United States, due in greater part to the lack of such requisites as industry, adequate transportation facilities, proper conservation and utilization of limited water resources and sufficient density of population. An all-important factor in that retardation of the State's economic advance in comparison with many other parts of the Nation has been Federal ownership and control of about one-half of its area and its natural resources.
Because of their self-reliance and pride the people of New Mexico have always been most reluctant to seek aid from the Federal Government. The records will show that, despite the vast holdings of that Government in the State, the assistance it has rendered those people under the various aid programs over the years has been a mere pittance compared to that provided on a national scale. They have not asked me, as one member of their congressional delegation, to complain about that. Rather they are seeking now only to have presented to your committee the facts, being confident that you will be able and willing to make a fair appraisal of those facts and reach a sound and just determination of the assistance necessary to permit the depressed areas to take the proper steps to cure their own economic ills, all of which have been caused by circumstances beyond their control.
Over the years that it has been my gratifying privilege to serve the people of New Mexico as Governor or Representative in the Congress, I have been afforded the opportunity to observe rather closely the State's economic situation and its fluctuations. Because it does not have a widely diversified industrial structure it has been dependent to a great degree upon the basic industries of agriculture and livestock. When they are in distress the State as a whole feels an adverse impact, which curtails employment and the volume of business seriously. Drought and the resultant shortage of water, therefore, deals a staggering blow to the entire New Mexico economy.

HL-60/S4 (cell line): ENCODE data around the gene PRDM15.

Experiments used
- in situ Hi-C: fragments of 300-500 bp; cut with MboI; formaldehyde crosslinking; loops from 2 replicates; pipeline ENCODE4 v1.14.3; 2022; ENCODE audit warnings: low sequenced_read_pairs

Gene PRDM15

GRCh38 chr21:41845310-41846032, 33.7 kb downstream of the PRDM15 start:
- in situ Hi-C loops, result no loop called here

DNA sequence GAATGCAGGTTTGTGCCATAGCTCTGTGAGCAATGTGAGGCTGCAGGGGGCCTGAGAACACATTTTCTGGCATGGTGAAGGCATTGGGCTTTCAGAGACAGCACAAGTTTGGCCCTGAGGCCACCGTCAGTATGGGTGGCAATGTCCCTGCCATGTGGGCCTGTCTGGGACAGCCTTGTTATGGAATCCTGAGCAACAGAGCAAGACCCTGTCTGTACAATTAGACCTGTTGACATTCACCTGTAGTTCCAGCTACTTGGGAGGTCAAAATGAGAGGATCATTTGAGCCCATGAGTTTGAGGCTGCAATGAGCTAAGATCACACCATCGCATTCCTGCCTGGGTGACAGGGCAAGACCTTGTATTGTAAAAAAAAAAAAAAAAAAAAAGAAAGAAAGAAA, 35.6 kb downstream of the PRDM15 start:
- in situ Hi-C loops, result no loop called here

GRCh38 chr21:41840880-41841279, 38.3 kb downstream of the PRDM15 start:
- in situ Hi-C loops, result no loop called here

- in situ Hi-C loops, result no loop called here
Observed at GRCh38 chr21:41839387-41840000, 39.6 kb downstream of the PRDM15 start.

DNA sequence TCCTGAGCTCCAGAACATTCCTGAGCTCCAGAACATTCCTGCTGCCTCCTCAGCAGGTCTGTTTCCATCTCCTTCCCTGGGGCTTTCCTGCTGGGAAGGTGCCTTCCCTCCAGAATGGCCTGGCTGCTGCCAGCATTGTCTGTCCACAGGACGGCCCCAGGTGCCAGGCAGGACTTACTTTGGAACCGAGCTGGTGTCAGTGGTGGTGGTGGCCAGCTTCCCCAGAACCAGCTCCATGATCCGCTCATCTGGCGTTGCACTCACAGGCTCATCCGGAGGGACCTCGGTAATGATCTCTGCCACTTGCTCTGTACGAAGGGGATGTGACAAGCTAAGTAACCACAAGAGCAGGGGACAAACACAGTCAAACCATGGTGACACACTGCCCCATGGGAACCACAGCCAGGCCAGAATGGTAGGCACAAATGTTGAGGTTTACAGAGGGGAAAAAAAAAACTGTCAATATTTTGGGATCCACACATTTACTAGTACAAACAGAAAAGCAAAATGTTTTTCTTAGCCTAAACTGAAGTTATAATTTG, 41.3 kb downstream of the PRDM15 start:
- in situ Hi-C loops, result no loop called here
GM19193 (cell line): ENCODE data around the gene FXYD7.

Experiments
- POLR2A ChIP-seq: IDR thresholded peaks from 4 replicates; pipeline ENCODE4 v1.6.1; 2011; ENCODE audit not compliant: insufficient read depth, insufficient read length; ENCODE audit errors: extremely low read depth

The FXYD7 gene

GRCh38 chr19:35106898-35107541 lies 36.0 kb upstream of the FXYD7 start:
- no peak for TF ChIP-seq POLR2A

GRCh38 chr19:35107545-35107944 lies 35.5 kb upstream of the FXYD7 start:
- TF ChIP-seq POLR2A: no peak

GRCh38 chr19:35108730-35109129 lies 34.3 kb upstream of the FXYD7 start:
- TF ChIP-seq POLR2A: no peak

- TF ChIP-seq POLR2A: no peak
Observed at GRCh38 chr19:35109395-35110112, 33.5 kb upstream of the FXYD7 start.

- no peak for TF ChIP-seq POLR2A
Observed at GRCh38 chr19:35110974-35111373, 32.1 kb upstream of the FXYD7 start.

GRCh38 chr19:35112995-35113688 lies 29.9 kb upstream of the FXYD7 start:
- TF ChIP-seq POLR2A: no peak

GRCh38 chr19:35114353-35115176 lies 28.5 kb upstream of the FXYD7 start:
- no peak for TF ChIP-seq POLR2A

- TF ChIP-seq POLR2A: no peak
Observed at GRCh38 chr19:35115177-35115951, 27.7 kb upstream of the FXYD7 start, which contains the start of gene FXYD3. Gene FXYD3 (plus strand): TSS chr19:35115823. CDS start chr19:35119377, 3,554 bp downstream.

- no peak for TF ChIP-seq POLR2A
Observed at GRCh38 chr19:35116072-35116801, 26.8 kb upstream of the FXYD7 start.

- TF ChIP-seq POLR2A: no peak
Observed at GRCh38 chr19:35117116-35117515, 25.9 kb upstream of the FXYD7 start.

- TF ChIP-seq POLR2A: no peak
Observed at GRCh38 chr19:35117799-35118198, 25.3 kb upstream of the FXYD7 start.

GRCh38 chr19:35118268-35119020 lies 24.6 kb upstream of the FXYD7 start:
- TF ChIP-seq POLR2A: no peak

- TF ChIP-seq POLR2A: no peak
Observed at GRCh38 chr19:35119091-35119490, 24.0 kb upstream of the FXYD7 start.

The present existence of depressed areas in the State, at a time when the national economy and employment generally are at a comparatively high level, can be traced directly to the fact that New Mexico has been experiencing drought of more or less severity for more than 5 years continuously. A current report by the Bureau of Reclamation says the condition will continue this year in the State-the only Western State facing that dim outlook. The entire State, or the greater part of it, has been included in the Presidential designation of a drought distress area throughout those years. It has been eligible for emergency drought relief under various programs set up for FederalState administration and has been helped to some extent. It is evident, however, to those of us who have kept in close touch with the situation, that neither the legislation we have enacted nor its administration has been as effective as the Congress intended. Otherwise two of New Mexico's principal basic industries-agriculture and livestock-would not still be experiencing a steady drop in income and other attendant economic ills. Many employees of those industries have been forced the past few years to seek other employment, to move into the towns and cities in vain quest of jobs-of anything to feed, clothe and shelter their families. For the most part they have had to remain jobless. That is one main cause of the situation in the communities in which your committee is interested-the reason why you are contemplating the enactment of some sort of legislation which will help these people and these communities to help themselves.